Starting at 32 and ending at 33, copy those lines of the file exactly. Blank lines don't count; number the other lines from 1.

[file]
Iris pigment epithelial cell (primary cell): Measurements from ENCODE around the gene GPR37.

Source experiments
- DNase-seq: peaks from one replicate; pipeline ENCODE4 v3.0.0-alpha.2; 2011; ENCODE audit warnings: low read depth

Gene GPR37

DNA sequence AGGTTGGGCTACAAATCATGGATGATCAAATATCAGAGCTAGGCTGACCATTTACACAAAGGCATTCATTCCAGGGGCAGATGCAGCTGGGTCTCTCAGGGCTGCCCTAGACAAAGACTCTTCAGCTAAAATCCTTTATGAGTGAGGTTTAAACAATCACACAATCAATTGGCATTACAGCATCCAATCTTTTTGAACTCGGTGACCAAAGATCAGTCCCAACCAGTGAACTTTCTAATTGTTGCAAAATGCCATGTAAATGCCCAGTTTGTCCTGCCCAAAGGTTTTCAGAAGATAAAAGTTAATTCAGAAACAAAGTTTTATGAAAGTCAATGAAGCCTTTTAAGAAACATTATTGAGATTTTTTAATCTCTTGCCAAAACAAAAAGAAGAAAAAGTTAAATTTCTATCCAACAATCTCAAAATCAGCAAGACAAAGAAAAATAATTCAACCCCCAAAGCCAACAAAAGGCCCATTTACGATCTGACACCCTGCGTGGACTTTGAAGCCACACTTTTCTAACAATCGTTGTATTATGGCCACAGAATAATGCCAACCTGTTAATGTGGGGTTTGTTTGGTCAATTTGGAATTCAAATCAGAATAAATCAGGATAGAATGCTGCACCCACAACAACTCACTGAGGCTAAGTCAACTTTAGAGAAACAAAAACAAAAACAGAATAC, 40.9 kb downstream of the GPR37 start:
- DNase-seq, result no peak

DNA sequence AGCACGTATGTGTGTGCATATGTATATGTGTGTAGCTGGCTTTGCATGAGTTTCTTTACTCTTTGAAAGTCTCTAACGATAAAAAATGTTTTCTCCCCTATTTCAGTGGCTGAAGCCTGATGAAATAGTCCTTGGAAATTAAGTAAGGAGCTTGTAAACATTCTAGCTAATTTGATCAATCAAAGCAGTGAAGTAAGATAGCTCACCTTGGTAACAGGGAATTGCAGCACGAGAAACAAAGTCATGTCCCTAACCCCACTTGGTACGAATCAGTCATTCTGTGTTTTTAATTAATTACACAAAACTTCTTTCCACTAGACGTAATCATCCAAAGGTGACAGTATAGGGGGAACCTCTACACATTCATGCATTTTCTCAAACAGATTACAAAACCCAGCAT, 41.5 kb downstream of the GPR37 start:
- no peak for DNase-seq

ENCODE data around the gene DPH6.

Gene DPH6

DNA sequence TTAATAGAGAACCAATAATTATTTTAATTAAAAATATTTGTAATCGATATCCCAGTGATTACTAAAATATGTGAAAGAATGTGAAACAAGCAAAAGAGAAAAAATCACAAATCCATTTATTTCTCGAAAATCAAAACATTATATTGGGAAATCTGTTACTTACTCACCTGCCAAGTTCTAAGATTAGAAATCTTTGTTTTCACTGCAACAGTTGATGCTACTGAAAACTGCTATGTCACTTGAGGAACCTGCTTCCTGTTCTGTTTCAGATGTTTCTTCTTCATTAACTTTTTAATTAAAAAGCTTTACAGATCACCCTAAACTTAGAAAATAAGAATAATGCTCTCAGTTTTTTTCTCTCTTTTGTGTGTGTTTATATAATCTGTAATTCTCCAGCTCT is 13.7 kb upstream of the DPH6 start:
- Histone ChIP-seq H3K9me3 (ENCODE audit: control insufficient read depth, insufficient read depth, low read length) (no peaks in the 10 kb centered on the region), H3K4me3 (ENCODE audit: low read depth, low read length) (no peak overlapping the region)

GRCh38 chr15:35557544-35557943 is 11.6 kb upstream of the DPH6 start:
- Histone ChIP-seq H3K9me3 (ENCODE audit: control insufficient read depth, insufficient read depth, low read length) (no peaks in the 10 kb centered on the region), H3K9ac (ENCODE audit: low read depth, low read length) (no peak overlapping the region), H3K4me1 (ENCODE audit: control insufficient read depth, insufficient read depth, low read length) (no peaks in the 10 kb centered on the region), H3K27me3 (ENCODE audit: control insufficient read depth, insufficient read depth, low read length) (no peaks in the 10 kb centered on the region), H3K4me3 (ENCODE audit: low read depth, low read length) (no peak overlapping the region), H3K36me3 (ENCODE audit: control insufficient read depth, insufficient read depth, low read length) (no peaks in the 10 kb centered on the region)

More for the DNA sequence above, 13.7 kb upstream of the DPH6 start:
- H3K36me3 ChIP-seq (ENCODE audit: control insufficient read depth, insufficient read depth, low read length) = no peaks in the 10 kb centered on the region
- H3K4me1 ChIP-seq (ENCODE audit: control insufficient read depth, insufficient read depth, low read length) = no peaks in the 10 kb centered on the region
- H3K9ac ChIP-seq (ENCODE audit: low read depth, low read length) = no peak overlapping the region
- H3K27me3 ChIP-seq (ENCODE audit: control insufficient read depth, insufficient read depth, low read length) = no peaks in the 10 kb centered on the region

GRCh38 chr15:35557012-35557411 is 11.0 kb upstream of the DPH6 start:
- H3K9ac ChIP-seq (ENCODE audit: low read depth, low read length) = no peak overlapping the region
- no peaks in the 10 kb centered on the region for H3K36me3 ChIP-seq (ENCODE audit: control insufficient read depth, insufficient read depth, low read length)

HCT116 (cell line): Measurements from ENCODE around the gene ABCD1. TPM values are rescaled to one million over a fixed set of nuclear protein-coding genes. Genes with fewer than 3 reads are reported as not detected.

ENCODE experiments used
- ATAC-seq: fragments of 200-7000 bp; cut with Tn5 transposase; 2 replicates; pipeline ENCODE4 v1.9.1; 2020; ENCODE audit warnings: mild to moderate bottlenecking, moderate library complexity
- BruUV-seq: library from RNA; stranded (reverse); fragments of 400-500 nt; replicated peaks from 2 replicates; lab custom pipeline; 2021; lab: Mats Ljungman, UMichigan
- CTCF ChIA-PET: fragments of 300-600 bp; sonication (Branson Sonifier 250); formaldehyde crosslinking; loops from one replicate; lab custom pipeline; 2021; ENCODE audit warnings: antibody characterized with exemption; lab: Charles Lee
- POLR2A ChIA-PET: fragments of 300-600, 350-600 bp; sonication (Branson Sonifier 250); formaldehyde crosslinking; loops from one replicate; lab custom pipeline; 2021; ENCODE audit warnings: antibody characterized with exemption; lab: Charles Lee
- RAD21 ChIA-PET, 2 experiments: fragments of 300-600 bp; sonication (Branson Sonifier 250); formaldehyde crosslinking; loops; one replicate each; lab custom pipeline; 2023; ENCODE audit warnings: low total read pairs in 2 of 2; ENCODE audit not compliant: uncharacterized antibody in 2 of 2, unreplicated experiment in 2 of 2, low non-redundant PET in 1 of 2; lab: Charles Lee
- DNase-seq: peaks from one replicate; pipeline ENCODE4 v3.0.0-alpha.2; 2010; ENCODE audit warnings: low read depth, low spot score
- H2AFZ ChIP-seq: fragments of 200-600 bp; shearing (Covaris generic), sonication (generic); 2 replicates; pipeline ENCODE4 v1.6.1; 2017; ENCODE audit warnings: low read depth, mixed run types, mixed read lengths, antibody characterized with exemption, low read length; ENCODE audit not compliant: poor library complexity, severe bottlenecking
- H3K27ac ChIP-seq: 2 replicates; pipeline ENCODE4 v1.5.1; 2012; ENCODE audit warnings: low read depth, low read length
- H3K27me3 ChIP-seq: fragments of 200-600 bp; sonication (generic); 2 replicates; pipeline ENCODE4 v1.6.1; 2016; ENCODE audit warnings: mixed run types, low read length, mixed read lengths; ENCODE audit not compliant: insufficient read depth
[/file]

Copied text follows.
- H3K27ac ChIP-seq: 2 replicates; pipeline ENCODE4 v1.5.1; 2012; ENCODE audit warnings: low read depth, low read length
- H3K27me3 ChIP-seq: fragments of 200-600 bp; sonication (generic); 2 replicates; pipeline ENCODE4 v1.6.1; 2016; ENCODE audit warnings: mixed run types, low read length, mixed read lengths; ENCODE audit not compliant: insufficient read depth